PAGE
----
Thursday 29 January 2015


Once again, the Order of St Lazarus is organising a Sponsored walk for members and friends this Sunday. The walk will place in Lancashire where members and friends - including the Chaplain General - will walk through Cuerden Valley.   If you would like to join us, or make your own walk locally, please do, starting at 2pm from St Catherine's Church. Alternatively, you can sponsor our Chaplain General or any of the walkers.

I don't think it will be as green as the photo above but the forecast is that it will be cold but sunny.  Thank goodness for the soup rolls awaiting us on our return!

All funds raised will go to SUROL, our partner charity in Sri Lanka which cares for those suffering from leprosy.

If you would like to support our fundraising efforts please contact us.

During the walk we will pass by Cuerdan Hall.  The original house on the site, dating from the 17th century, no longer exists. The Charnock family of Charnock Richard, owned the estates until 1521, when Richard Charnock of Cuerden and Leyland sold his manor to Thomas Langton, Lord Newton. In 1605 Henry Banastre of Bank Hall bought the Cuerden Hall Estate from the Langton Family, (Barons of Newton-in-Makerfield) Henrys daughter Alice, wife of Sir Thomas Haggerston Bt, held ownership in 1641. 

The present building dates from 1717 and was erected by Banastre Parker, son of Robert Parker, the former High Sheriff of Lancashire for 1710, when he moved the Parker family from Extwistle Hall. Upon his death in 1738 the estate passed to his son Robert Parker (1727–1779) and in turn to his grandchildren Banastre Parker (1758–1788) and Thomas Towneley Parker (1760–1794).

After the death of Capt. Robert Townley Parker (1823–1894) and later his brother Thomas Towneley Parker (1822–1906) the estate passed to their nephew Reginald Arthur Tatton (1857–1926) who re-designed the gardens, introducing a pergola and gazebo, a walled garden and pond.

During the First World War Tatton adapted the Hall for use as an infirmary for troops, and between 1 May 1915 and 8 June 1917 it was known as Cuerden Hall Auxiliary Hospital. The drawing rooms, with the Tatton family’s collection of old masters and portraits still adorning the walls, were turned into wards and furnished with beds, bed linen and equipment, whilst the parkland and gardens provided an area for convalescence for the soldiers, enjoying such activities as boating on the lake, haymaking, and picnicking.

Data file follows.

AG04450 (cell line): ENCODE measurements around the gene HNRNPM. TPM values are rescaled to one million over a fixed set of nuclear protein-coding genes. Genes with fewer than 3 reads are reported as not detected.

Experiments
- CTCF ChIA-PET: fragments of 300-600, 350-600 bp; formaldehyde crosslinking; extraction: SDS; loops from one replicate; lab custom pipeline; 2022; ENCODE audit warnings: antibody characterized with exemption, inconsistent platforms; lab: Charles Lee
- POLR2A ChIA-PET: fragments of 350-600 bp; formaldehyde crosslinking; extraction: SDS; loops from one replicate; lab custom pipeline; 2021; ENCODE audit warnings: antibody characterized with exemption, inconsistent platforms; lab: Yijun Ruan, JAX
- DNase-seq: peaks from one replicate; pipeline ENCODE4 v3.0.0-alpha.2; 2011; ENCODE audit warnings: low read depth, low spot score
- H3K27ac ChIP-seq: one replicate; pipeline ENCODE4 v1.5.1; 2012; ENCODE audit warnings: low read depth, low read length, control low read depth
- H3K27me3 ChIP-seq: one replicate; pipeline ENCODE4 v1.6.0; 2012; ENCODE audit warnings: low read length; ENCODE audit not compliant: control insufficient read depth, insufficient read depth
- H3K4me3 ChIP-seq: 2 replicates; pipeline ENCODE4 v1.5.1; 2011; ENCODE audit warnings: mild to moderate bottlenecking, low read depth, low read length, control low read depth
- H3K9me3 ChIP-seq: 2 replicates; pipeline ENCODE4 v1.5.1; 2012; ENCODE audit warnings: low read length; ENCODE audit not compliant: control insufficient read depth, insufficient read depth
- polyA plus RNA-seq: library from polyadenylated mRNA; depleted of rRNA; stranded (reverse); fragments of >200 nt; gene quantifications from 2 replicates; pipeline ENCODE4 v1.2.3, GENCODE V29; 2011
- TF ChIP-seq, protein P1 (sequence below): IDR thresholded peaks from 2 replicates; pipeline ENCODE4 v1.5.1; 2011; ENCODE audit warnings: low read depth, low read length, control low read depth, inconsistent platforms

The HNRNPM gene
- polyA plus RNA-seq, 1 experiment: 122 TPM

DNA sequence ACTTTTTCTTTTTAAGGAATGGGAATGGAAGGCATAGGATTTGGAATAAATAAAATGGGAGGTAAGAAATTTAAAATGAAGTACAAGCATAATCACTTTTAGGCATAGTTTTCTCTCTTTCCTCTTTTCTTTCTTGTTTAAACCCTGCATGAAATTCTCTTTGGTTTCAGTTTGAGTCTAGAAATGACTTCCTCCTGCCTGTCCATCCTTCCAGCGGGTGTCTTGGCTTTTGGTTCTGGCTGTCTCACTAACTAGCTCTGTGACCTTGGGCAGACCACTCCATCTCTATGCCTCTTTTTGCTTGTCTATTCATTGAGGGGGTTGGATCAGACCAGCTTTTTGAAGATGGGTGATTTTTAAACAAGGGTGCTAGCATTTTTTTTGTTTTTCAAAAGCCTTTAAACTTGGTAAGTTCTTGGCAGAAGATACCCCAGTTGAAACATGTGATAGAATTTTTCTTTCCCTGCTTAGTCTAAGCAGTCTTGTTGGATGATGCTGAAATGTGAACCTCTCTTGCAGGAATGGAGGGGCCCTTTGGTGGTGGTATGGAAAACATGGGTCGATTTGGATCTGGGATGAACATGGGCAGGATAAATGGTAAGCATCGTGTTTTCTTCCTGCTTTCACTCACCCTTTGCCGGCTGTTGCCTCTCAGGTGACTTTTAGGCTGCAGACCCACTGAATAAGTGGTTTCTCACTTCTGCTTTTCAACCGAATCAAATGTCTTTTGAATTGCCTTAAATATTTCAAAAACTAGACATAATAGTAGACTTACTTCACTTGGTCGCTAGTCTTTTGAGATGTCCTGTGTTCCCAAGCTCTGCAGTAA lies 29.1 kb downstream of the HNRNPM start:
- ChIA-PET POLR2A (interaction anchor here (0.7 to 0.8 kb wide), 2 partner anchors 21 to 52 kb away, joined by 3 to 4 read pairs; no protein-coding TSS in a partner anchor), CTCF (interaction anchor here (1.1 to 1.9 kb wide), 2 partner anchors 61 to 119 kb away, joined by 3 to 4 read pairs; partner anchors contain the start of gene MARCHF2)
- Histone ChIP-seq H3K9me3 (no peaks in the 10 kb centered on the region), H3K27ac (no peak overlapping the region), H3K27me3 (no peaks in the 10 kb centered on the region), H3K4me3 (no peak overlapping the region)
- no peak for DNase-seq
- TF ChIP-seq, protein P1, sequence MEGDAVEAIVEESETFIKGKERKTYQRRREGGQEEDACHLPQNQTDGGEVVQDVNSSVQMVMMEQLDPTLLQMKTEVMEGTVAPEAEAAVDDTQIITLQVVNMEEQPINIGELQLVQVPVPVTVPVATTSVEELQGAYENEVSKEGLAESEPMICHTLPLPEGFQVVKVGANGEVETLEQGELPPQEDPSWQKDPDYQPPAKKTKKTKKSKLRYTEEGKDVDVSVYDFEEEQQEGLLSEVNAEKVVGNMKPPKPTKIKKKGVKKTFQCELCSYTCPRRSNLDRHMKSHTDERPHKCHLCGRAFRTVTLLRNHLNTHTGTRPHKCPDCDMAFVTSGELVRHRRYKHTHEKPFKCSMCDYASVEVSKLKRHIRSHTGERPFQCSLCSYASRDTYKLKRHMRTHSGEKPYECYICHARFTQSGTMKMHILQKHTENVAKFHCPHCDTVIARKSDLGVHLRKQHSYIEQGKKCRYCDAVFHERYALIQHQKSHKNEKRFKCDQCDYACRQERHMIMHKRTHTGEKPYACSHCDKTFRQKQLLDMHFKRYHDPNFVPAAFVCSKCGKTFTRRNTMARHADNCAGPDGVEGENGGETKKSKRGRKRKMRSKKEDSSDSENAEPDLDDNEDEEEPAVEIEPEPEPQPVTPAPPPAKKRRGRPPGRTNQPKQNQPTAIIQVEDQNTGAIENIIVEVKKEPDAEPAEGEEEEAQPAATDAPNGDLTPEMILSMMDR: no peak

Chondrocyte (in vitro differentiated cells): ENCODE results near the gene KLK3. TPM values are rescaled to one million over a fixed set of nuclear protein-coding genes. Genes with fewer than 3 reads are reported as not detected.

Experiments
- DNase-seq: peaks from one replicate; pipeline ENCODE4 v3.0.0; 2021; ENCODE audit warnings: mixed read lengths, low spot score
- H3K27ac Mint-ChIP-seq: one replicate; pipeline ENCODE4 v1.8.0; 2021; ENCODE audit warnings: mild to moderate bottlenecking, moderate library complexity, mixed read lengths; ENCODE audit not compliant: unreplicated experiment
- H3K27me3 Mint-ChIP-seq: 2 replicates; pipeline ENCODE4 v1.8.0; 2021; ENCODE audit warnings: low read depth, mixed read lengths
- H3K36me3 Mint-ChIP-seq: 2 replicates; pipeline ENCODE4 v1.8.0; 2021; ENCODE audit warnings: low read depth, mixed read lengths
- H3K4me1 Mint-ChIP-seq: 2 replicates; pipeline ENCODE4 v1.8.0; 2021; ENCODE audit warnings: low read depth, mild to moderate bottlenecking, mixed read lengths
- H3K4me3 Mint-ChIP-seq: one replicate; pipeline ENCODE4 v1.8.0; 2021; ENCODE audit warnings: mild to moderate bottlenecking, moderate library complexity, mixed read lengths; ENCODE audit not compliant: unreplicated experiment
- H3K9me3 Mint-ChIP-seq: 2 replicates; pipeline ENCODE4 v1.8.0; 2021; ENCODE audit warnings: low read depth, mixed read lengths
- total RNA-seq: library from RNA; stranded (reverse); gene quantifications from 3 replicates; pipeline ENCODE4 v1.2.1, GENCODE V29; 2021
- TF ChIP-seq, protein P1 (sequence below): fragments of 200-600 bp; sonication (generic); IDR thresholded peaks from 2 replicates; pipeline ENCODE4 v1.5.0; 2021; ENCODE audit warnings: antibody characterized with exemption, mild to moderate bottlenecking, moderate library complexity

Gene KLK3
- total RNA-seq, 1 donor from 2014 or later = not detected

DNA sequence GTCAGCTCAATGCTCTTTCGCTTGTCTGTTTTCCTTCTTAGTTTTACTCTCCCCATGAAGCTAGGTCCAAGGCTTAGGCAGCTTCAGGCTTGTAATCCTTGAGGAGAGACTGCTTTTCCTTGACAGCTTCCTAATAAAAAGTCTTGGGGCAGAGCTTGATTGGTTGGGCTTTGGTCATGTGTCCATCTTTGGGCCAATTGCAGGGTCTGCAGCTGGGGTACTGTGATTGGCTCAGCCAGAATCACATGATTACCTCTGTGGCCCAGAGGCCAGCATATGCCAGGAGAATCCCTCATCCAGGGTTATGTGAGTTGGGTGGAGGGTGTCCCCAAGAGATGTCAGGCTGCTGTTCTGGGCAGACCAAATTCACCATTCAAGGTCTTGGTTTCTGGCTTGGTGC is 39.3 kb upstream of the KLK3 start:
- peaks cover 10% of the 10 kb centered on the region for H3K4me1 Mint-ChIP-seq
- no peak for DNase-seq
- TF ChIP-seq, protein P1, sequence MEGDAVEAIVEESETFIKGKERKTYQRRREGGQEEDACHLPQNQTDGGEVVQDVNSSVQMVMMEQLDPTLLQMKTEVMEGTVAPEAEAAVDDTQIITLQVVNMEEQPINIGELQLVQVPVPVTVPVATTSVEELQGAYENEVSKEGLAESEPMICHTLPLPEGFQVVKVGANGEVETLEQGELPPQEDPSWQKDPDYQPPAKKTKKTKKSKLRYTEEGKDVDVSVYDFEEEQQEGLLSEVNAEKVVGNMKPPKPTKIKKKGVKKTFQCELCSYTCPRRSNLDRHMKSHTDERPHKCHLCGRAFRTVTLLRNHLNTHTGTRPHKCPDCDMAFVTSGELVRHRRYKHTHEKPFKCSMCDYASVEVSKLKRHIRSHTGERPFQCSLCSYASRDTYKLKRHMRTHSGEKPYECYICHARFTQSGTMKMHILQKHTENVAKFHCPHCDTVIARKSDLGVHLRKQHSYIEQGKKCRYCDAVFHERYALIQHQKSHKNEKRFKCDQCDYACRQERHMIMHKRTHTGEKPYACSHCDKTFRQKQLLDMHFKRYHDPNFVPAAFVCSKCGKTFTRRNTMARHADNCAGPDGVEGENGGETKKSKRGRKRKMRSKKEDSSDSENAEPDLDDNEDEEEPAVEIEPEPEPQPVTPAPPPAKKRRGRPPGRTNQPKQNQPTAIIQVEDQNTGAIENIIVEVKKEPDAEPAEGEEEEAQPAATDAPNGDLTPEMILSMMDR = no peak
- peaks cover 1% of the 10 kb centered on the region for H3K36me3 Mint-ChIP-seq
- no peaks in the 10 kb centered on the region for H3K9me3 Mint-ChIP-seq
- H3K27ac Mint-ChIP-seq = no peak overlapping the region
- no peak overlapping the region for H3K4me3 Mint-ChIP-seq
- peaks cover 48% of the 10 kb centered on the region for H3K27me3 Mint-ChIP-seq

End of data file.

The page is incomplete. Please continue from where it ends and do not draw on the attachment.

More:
During the Second World War, the estate was requisitioned by the Ministry of Defence and converted into an Army Education Centre and later became the British Army Divisional Headquarters of the Anti-Aircraft Command. By the late 1950s the Hall had been in use by the Army intermittently for a number of years and in 1958, after nearly 250 years of private family ownership, the Hall was finally sold by the Tatton family to the Ministry of Defence and it became the Army's Headquarters North West District.

In 1977 the Central Lancashire Development Corporation took over the Hall from the Ministry of Defence and established its own Headquarters there, in the process constructing new offices and car parks in the grounds. By 1978, the parkland and wider estate had been developed into Cuerden Valley Park and in 1986, following vacation of the building by the Corporation, work had started on converting the Hall into a Sue Ryder Care Home, its present occupiers.

There is an interesting bit of religious history to it as well.  Thomas Woodcock died at Cuerden in 1602 holding 'the capital messuage called Lostock' in Cuerden—no doubt the house later called Woodcock Hall (nearby but demolished in the late 20th century) —with lands in Cuerden and nearby Walton-le-Dale. This 'Lostock' had belonged to the Hospitallers - although I cannot find any record of which "Hospitallers" 

The above named Thomas left a son and heir John, aged nineteen. But another of the same name, born about 1603, is of more note—the Blessed John Woodcock. He became a student at St. Omer's and afterwards in 1629 proceeded to the English College in Rome. Next year he joined the English Franciscans at Douay and was sent to England for a time. On a later mission he was arrested soon after his arrival in Lancashire and was barbarously executed at Lancaster for his priesthood, 7 August 1646.